HR people

My business degree was with an HR emphasis and my current job isn’t an HR job, but it does use it somewhat. I’m currently going to school for an MBA. This is my first semester. I’m not sure if an MBA is right for me. Does it help an HR career to have an MBA? I also plan to get a PHR. If I had to choose one or the other, which would be more beneficial to a career in HR? I’ll wait until the end of the semester before I decide anything, but I’d like to know from those that have experience. The people that I’ve asked in person scratch their head when I mention MBA or PHR, as if they’ve never heard of either.

I think you would certainly make yourself infinitely more marketable with an advanced degree. I’d personally recommend the MBA only because it will give you more marketable (i.e. less pigeon holed) skills. I’ll be very honest in saying that I do not like 99% of all HR people I’ve met simply because they are all terrible at their jobs.

My biggest gripe has been that HR folks seem to be glorified secretaries with no secretarial skills, making me wonder why they exist at all. Every time I ever had a question about the insurance, I was told to talk to the insurance company directly because they didn’t know. Every time I asked for resumes for an open job requistion with very specific job skills, I would be handed a pile several days later that contained often hundreds of candidates, of which 95% were completely unqualified for the position, but I had to waste lots of time going through them. Just last week, I got so fed up with my HR folks taking several weeks to find an immediate candidate that I demanded the password to our Clearancejobs.com account and found 9 good candidates in less than 20 minutes. In other words, don’t be one of these people. My advice would be to learn at least the basic technical jargon used in a number of industries and understand the basics of business, which will make you infinitely more marketable, and part of the 1% that can do their job. If you plan to work in a small business in an HR capacity, I would say many “outside HR” skills will definitely be needed, and be a big help to the business.

I should also add that entering an MBA program now will keep you out of this dismal job market for another two years, which is probably a good thing because I suspect things will be vastly improved by then.

I work in HR.

An MBA is good because it can be applied to any number of business/corporate career paths, not just HR. PHR is good if you know for certain that you want an HR career, but it will have a more limited application than an MBA. I usually see people who are early in their careers go for the MBA, and folks who already have established HR experience going for the PHR. I don’t have either degree, but if I were to go back to get a degree now (with almost 18 years of HR experience) I would probably get the PHR. If I were 30 or younger it might be different.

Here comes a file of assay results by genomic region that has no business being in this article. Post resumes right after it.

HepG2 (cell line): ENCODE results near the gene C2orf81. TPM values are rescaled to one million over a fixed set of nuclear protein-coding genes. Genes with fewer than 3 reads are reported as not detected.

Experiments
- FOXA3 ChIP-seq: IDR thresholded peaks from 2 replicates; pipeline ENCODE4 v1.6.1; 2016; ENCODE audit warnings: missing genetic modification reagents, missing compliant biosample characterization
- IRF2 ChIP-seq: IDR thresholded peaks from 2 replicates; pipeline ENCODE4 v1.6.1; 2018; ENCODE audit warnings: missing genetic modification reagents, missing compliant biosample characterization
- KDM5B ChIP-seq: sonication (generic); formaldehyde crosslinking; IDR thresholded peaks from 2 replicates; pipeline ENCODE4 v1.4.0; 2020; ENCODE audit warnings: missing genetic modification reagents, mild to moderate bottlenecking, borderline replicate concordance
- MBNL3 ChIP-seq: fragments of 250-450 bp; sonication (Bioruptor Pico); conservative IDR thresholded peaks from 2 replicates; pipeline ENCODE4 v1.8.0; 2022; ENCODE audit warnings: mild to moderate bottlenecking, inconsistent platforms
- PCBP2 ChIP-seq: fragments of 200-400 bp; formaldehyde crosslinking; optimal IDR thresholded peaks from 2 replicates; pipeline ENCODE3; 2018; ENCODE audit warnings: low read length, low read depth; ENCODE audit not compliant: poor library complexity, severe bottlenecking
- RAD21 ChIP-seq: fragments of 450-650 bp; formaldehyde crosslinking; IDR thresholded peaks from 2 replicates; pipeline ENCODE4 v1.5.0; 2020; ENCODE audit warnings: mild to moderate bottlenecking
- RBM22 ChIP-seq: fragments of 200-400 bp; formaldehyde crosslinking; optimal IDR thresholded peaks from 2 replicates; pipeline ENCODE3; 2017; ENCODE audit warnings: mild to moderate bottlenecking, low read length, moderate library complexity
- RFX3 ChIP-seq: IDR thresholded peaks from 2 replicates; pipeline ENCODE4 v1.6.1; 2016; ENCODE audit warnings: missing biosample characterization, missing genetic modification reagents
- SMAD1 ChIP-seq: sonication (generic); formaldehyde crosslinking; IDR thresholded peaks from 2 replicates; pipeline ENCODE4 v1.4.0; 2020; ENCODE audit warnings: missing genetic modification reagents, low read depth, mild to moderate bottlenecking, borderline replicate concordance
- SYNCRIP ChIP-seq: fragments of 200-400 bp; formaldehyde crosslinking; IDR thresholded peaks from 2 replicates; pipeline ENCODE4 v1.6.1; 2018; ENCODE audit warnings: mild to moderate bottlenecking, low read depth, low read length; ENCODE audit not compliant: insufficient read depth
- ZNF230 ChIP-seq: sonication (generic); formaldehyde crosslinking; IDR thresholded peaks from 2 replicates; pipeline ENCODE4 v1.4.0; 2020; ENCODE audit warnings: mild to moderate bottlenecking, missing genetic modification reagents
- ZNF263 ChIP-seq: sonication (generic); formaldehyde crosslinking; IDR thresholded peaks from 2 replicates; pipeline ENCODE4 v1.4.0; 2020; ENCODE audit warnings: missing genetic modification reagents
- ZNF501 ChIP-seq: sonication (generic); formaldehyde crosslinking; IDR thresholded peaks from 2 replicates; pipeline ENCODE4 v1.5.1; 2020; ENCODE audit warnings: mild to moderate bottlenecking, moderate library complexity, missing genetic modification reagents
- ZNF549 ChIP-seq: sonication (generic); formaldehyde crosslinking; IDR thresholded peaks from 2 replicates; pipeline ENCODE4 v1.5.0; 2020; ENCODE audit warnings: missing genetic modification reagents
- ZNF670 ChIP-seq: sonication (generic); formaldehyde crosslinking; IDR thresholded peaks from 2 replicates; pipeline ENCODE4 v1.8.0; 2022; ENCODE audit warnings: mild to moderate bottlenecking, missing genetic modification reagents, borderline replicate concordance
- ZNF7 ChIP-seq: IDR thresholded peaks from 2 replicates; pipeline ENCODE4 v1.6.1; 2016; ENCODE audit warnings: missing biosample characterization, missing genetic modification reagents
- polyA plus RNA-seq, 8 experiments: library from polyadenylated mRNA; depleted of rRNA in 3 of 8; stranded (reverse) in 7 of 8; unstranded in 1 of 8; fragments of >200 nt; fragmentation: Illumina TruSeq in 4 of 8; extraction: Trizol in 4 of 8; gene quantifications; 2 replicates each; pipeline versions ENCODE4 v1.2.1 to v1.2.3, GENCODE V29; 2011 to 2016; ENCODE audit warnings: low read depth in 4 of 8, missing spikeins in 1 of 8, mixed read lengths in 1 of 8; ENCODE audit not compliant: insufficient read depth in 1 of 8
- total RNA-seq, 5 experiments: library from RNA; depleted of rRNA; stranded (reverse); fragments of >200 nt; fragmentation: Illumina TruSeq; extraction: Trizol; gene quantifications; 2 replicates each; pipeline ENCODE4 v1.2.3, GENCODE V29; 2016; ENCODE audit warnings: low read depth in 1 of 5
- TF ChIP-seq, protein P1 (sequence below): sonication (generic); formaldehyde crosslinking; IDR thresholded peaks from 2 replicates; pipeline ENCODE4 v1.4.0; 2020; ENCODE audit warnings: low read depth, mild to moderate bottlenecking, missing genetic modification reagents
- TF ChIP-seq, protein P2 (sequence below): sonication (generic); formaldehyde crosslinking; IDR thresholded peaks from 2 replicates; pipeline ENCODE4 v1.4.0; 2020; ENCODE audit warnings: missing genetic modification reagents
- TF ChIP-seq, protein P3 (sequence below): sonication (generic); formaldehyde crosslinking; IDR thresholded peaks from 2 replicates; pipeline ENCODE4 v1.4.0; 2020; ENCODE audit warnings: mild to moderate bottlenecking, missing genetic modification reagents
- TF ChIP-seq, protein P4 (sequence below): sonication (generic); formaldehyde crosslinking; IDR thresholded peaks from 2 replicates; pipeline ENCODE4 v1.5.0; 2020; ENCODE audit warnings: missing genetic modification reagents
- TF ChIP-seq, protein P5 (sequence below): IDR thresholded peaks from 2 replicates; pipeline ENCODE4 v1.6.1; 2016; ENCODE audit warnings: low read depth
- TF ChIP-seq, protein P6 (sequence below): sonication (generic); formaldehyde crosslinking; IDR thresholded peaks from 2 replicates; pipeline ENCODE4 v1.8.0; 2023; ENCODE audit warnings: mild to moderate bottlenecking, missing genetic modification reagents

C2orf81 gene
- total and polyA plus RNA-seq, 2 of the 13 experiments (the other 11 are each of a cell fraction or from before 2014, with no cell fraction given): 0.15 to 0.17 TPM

I may finish out my MBA then. Either way, I plan to go ahead and get a PHR on top of that. Thanks!

An MBA is becoming all to common. When I worked in hotels I had TWO reservation agents with MBAs. They got them because they were bored and didn’t like their BA degrees.

There is no secret to H/R as there are many subspecialities. The thing is H/R is there to PROTECT THE COMPANY, not the worker, though they tell you otherwise.

This is a confilct a lot of people don’t. I worked in H/R and that was my biggest gripe, the blatant lying you’d have to do, to come across like you were their for the employees.

Since you want to go into H/R, I would recommend to focus on benefits. This is going to be a huge deal with the new healthcare reform. Usually a company will have an H/R manager at each office, but only one benefits manager for a district. That way you’ll get a lot of variety and it won’t be so much for you.

Training is a fun aspect of H/R as well. But in tough economic times training programs get cut first. I did mostly benefits and training.

Again, an MBA isn’t going to hurt, but no one is gonna take a MBA over a worker without one if that worker has a lot of experience.

A good way to find out what companies want is to get a couple of Google Voice numbers and make a fake resume or two and apply for jobs with and without an MBA listed and see if you get more response with or without one.

:dubious: If you have to lie to your employees, then you’re doing it wrong. I’ve had to give employees plenty of bad news (“Insurance premiums are up again! You don’t qualify for FMLA! You violated our zero-tolerance policy!”) but I can’t think of any instances where I’m aware that we’ve “blatantly lied” to employees. I mainly work in benefits by the way. I never cared for the training or recruiting aspects of HR.

I would disagree. It’s not like everyone and his brother has an MBA. They may seem common because MBAs typically seek out similar jobs in consulting, finance, brand management and a few others.

People have some sort of misconception that the company is run by the human resources department or that HR has some sort of great power over the people who work for the company. HR doesn’t fire or hire people. The guy who runs the department does that. HR just gives you the message and the paperwork.

HR doesn’t “protect the company” either. That is the job of Legal and the General Counsel’s office. Maybe Compliance and Records Management as well.

The job of HR is to perform various administrative functions for the powers that be. They perform perfunctory background checks once management has decided to hire someone. They help you fill out the paperwork for your 401k and benefits. Maybe they will run some superficial onboarding training so you know where you sit and how to check your email.

As an extension of the company, HR can only assist you so long as the behavior in question is against the expressed and implied policy and culture of the company.